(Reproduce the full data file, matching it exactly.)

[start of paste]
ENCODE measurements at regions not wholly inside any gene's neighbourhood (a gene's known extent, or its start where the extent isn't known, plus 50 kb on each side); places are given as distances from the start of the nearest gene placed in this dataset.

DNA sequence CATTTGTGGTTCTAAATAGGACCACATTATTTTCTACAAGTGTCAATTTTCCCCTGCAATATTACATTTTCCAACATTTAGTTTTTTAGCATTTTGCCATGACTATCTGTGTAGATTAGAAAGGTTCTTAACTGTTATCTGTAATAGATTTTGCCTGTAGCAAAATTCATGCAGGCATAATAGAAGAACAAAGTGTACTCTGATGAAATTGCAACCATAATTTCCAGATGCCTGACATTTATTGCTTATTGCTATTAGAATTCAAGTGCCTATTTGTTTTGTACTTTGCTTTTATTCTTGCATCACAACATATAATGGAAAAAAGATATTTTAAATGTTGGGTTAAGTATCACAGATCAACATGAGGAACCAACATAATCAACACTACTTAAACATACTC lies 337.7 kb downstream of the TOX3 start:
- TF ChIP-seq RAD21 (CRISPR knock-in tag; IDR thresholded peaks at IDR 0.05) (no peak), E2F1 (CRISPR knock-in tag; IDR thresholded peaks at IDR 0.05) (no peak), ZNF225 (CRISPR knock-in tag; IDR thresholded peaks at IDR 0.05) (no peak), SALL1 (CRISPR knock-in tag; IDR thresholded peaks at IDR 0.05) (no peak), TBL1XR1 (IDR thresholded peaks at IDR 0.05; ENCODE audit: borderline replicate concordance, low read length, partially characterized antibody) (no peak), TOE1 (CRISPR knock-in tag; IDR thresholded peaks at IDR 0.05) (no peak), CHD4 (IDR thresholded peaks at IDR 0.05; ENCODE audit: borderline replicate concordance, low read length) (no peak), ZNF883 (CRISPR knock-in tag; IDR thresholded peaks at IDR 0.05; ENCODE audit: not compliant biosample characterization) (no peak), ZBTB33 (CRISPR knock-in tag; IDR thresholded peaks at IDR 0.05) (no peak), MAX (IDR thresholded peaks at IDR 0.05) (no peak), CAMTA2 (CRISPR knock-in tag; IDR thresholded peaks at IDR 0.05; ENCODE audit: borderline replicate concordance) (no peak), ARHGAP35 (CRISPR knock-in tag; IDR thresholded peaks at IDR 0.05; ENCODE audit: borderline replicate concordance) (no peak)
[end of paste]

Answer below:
ENCODE measurements at regions not wholly inside any gene's neighbourhood (a gene's known extent, or its start where the extent isn't known, plus 50 kb on each side); places are given as distances from the start of the nearest gene placed in this dataset.

DNA sequence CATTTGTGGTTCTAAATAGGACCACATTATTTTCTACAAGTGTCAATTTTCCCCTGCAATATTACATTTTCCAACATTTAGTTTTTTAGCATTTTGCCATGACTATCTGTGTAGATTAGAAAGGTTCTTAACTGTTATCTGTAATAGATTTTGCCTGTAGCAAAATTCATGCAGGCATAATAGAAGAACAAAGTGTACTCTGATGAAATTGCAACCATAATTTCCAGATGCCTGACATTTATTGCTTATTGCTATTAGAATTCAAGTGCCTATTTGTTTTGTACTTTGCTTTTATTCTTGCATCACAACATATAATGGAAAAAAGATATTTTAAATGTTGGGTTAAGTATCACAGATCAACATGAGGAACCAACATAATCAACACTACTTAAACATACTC lies 337.7 kb downstream of the TOX3 start:
- TF ChIP-seq RAD21 (CRISPR knock-in tag; IDR thresholded peaks at IDR 0.05) (no peak), E2F1 (CRISPR knock-in tag; IDR thresholded peaks at IDR 0.05) (no peak), ZNF225 (CRISPR knock-in tag; IDR thresholded peaks at IDR 0.05) (no peak), SALL1 (CRISPR knock-in tag; IDR thresholded peaks at IDR 0.05) (no peak), TBL1XR1 (IDR thresholded peaks at IDR 0.05; ENCODE audit: borderline replicate concordance, low read length, partially characterized antibody) (no peak), TOE1 (CRISPR knock-in tag; IDR thresholded peaks at IDR 0.05) (no peak), CHD4 (IDR thresholded peaks at IDR 0.05; ENCODE audit: borderline replicate concordance, low read length) (no peak), ZNF883 (CRISPR knock-in tag; IDR thresholded peaks at IDR 0.05; ENCODE audit: not compliant biosample characterization) (no peak), ZBTB33 (CRISPR knock-in tag; IDR thresholded peaks at IDR 0.05) (no peak), MAX (IDR thresholded peaks at IDR 0.05) (no peak), CAMTA2 (CRISPR knock-in tag; IDR thresholded peaks at IDR 0.05; ENCODE audit: borderline replicate concordance) (no peak), ARHGAP35 (CRISPR knock-in tag; IDR thresholded peaks at IDR 0.05; ENCODE audit: borderline replicate concordance) (no peak)